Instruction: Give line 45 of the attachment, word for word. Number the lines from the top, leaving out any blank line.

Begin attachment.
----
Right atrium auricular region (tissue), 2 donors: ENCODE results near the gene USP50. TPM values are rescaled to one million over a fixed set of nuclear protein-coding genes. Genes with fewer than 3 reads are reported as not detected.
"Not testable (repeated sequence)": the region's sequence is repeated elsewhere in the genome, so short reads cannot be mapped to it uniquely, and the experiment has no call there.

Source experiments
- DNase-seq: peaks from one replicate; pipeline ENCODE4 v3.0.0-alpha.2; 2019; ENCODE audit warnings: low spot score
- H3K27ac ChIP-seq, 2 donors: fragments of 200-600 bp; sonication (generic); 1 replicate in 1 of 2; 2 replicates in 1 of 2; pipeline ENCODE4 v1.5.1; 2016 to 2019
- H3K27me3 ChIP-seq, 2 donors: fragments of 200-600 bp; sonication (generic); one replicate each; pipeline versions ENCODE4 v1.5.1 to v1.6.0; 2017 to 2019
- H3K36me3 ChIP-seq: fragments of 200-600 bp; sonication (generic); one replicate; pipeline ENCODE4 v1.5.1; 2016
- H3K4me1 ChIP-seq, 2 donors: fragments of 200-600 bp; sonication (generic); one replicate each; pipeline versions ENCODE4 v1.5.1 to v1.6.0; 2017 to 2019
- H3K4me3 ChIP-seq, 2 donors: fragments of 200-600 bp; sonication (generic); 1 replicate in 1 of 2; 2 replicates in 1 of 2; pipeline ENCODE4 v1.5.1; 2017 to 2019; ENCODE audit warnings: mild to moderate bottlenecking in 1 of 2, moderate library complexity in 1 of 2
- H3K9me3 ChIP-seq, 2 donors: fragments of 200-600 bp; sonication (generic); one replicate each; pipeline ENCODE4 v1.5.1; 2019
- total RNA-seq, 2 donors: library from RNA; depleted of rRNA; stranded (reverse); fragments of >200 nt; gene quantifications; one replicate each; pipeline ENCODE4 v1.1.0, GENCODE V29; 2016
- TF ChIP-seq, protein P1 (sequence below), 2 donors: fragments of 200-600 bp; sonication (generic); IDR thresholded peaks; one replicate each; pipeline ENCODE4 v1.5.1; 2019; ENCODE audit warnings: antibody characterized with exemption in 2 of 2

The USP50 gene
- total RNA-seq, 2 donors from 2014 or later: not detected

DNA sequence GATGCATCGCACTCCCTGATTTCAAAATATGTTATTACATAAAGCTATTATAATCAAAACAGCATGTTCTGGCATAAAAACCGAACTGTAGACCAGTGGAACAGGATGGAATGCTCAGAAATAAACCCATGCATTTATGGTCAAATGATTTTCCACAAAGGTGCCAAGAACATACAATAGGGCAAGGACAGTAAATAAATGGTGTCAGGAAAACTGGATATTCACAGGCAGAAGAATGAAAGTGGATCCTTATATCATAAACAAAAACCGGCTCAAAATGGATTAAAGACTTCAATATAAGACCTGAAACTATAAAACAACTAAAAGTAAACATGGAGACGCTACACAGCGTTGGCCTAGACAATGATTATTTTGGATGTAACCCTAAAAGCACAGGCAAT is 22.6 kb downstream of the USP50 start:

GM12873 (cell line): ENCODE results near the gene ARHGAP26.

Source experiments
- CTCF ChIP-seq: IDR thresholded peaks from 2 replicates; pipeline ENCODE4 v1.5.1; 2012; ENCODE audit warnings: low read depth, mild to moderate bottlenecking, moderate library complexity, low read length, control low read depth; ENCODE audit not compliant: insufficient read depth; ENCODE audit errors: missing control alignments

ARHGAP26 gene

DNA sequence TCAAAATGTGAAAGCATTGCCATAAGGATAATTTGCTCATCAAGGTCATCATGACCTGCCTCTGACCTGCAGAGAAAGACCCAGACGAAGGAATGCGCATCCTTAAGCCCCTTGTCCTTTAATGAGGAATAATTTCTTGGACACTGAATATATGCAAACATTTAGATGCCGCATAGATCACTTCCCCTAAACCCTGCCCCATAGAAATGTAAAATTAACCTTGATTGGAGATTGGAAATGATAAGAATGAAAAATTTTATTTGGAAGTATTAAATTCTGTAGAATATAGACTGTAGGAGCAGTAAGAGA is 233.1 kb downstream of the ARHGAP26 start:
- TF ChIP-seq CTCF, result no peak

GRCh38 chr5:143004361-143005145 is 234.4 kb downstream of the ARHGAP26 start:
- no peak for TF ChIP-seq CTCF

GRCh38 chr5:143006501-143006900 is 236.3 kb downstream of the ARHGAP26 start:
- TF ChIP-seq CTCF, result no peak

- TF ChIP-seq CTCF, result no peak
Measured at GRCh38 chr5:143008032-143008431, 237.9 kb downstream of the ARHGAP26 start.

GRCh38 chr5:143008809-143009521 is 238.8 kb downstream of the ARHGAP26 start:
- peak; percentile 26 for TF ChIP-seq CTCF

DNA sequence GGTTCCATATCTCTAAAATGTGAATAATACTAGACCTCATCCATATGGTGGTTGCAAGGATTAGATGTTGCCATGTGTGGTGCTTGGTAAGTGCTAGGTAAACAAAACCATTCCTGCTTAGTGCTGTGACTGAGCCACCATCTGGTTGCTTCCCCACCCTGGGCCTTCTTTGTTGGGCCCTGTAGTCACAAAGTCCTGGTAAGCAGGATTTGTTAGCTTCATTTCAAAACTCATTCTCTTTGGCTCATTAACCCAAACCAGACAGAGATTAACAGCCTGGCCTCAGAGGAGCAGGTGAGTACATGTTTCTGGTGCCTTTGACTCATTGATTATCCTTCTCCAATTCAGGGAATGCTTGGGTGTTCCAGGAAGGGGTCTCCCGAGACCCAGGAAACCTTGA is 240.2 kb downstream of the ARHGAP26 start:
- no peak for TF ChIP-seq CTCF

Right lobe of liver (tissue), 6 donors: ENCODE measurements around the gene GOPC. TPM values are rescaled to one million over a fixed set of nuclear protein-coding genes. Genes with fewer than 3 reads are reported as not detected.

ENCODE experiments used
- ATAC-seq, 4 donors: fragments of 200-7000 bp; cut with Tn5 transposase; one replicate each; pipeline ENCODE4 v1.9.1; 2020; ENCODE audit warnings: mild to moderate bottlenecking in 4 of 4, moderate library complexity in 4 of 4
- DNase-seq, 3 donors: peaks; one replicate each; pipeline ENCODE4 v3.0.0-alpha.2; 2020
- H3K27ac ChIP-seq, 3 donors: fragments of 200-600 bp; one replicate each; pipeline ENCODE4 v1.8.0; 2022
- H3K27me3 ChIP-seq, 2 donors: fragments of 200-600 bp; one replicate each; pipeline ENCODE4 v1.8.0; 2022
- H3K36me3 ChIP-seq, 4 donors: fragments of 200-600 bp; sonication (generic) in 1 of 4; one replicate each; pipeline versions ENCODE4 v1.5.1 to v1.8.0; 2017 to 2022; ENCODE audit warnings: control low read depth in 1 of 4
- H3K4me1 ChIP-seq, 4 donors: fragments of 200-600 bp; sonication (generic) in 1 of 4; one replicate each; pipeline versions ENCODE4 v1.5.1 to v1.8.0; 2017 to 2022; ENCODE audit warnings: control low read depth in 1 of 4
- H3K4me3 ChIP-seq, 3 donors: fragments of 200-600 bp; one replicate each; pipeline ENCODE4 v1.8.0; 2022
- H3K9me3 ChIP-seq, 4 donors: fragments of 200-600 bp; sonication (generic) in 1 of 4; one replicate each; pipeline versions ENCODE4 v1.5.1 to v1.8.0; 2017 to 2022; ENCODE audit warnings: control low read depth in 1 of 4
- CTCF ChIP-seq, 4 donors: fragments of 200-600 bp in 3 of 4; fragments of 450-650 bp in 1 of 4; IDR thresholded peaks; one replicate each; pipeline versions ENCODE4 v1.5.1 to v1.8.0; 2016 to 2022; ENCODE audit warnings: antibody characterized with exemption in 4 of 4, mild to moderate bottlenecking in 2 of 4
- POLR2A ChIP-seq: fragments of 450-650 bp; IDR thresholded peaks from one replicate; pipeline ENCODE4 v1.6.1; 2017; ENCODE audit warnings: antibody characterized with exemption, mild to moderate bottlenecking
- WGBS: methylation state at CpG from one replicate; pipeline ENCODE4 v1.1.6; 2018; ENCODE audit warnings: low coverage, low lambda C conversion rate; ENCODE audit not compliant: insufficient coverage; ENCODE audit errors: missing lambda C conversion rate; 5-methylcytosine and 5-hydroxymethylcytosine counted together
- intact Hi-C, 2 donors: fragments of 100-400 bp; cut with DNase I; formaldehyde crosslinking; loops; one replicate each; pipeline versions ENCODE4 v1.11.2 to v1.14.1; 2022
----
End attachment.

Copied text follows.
- intact Hi-C, 2 donors: fragments of 100-400 bp; cut with DNase I; formaldehyde crosslinking; loops; one replicate each; pipeline versions ENCODE4 v1.11.2 to v1.14.1; 2022